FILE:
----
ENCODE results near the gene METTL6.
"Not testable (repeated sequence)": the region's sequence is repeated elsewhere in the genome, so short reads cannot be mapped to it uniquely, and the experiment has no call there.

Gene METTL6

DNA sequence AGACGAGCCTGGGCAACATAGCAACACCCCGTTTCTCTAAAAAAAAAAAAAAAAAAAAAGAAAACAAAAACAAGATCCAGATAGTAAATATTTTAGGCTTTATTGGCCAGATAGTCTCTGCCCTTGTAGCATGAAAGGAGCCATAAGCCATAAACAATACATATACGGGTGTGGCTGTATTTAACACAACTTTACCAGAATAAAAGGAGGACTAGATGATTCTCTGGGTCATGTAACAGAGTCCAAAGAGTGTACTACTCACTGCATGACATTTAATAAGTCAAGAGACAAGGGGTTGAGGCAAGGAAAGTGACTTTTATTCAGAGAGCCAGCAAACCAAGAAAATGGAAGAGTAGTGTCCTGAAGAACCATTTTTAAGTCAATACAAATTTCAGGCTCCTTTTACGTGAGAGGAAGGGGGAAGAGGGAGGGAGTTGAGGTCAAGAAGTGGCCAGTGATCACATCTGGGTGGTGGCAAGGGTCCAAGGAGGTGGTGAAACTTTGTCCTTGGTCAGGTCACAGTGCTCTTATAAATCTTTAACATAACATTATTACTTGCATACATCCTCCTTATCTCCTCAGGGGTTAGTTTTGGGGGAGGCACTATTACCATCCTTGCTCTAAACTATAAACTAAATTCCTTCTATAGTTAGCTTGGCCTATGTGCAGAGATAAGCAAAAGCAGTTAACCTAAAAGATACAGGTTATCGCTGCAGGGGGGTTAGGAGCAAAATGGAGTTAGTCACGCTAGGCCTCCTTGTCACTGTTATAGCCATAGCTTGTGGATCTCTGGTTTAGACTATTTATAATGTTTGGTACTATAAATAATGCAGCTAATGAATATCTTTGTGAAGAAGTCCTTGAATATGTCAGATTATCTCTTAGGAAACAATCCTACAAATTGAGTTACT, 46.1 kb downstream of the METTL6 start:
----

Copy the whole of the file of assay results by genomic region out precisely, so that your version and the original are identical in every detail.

ENCODE results near the gene METTL6.
"Not testable (repeated sequence)": the region's sequence is repeated elsewhere in the genome, so short reads cannot be mapped to it uniquely, and the experiment has no call there.

Gene METTL6

DNA sequence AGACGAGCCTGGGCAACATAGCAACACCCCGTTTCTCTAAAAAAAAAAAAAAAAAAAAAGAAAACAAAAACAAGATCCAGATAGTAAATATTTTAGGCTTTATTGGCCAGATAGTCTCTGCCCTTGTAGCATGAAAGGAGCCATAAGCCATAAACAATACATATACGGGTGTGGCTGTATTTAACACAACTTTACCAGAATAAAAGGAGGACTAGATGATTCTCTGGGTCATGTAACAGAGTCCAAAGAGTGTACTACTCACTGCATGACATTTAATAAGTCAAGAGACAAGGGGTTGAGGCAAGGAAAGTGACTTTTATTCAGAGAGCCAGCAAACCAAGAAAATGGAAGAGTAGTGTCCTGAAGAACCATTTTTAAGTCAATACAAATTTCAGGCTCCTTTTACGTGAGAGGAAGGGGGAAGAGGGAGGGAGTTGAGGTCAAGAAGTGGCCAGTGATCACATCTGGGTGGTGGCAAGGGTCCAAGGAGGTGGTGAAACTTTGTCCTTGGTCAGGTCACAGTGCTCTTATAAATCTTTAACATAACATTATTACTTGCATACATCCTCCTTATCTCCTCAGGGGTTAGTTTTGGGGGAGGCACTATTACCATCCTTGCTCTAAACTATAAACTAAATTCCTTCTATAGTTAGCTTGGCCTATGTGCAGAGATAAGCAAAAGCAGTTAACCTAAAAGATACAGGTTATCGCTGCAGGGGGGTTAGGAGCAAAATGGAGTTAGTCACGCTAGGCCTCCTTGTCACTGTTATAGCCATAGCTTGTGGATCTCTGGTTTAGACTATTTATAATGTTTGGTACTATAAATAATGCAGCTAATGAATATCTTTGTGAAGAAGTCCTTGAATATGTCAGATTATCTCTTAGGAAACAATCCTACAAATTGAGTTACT, 46.1 kb downstream of the METTL6 start: